Indigenous Students 'Humiliated' After NAIDOC Week Dance Cut Short At School Assembly

The NSW Department of Education will investigate allegations of racism surrounding a NAIDOC Week performance, after Indigenous dancers claim they were laughed off stage and subjected to racist slurs.

A group of students at Chifley College Senior Campus at Mount Druitt, in Sydney's west, allege that their NAIDOC Week performance in front of the whole school was cut short midway, and that teachers told them to get off the stage after just two dances of a scheduled four.

The group, including male and female Indigenous students, were invited to perform for their school at a school NAIDOC Week celebration last Thursday. However, they claim their music was cut early and they were left to walk off stage as other pupils laughed.

"Teachers laughed as well as other students. They heard racist remarks and all were humiliated in front the assembly," a supporter claimed in an online petition in support of the students, which has collected nearly 30,000 signatures since Friday.

"These children deserved to be heard and respected as any other child."

A photo from the performance, posted on the petition.

Latoya Geebung, one of the students involved, told 10 daily that most of the group were in Year 12, and had been excited to perform for "our last NAIDOC Week" at the school.

"We did the second dance and then the music stopped and we were told to get off the stage," she claimed.

"A teacher told another student to tell us that was enough and to get off. The teacher was laughing at us."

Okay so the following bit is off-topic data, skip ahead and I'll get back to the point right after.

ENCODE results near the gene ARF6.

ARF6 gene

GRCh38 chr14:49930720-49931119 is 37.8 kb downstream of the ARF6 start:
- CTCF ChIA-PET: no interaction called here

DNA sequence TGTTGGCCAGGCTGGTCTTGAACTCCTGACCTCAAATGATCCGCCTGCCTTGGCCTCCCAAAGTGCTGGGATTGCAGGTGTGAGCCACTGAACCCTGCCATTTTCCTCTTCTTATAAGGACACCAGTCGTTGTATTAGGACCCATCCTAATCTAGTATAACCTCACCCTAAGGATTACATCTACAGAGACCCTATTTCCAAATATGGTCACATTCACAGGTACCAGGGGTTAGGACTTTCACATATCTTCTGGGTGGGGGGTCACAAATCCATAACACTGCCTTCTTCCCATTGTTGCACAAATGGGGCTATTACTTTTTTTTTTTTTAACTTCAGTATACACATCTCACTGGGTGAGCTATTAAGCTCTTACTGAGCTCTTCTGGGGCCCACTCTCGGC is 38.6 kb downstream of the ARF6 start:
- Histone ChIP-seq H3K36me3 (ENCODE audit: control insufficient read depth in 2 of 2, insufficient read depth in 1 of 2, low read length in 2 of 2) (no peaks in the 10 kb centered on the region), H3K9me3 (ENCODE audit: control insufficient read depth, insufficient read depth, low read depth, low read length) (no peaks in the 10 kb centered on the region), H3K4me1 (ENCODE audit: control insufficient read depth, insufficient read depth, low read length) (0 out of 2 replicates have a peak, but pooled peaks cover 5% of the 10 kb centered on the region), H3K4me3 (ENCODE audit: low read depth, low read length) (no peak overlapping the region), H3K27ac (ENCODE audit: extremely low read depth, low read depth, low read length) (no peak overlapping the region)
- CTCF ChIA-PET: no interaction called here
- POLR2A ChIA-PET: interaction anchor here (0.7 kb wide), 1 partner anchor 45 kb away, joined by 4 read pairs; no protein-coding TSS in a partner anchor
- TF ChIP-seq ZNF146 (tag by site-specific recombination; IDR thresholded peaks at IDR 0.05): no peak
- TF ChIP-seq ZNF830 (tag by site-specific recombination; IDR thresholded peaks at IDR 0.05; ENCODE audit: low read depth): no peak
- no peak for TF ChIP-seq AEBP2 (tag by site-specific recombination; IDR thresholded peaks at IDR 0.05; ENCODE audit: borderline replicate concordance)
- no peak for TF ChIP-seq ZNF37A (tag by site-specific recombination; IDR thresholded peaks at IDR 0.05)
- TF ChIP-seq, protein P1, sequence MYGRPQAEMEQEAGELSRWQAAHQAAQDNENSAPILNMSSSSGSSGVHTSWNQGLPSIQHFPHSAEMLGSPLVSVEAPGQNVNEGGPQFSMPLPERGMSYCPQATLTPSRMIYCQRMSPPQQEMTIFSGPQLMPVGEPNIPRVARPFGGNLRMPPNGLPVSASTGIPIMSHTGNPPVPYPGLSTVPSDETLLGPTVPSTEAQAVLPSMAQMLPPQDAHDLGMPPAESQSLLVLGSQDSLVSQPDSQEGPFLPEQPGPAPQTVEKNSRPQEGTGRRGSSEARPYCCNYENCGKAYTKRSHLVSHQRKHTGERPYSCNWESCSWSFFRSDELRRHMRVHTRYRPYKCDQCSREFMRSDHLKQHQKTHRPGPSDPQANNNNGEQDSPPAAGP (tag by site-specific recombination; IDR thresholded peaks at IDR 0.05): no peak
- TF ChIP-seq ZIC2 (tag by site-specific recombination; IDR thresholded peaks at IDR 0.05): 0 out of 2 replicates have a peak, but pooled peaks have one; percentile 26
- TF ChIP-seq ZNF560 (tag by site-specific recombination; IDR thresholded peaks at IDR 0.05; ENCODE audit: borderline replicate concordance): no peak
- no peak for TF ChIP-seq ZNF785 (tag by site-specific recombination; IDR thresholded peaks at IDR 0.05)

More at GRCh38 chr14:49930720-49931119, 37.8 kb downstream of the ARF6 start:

Other dancers claim that, as they were picking leaves from school trees for their costumes in preparation for the dance, other students called them "abo".

"It ruined our day. We wanted it to be a nice last NAIDOC for us, we were all graduating, but it went downhill," Geebung said.

Cifley College Senior Campus. Photo: Google

A spokesperson for the NSW Department of Education said on Tuesday that the school blamed "a technical glitch" for the music being cut. The department said this issue was "unintentional" but had "interrupted the second half of the performance." Department staff at the event said they did not witness teachers or students laughing or making inappropriate remarks.

"However, the school and the department do not tolerate racism. Chifley College Senior Campus prides itself on being a diverse and harmonious school. Any allegation of racism will be looked into," the department spokesperson said.

"The NSW Department of Education rejects all forms of racism... No student, employee, parent, caregiver or community member should experience racism within the learning or working environment."

Jennifer Murray, Latoya's mum, wasn't at the performance but said her daughter later called her in tears. She rubbished claims that a “technical fault” was to blame, as alleged by the department.

"When they were going up, they thought they were doing four dances but only got to do two," Murray told 10 daily.

"They're all very disheartened, devastated. They're embarrassed."

Indigenous students say they were left humiliated after the assembly. Photo: Getty

She said parents and the dancers had met with the NSW Aboriginal Education Consultative Group and the Anti-Discrimination Board of NSW in response to the alleged incident, and that the school -- which is now on school holidays -- had offered to schedule another meeting in a fortnight, when classes resume.

A spokesperson for the NSW Department of Education said on Tuesday the department "continues to gather information on the event last week" and promised "appropriate action" if any wrong-doing is found.

"The principal presented the dancers with options to perform at other events, including on the day of the NAIDOC event last week," the spokesperson said.

Students at the school were left upset. Photo: Getty

The online petition has attracted nearly 30,000 signatures since Friday.

Murray and her daughter have asked for a substantial apology from staff.

"We don't think its right, especially in NAIDOC Week. It doesn't make sense," Murray said.

"It's so good to see an Aboriginal person up there, finishing their year 12 certificate. We want our kids to try and do the right thing, but to get put down like this has really affected all of us. We want a public apology.”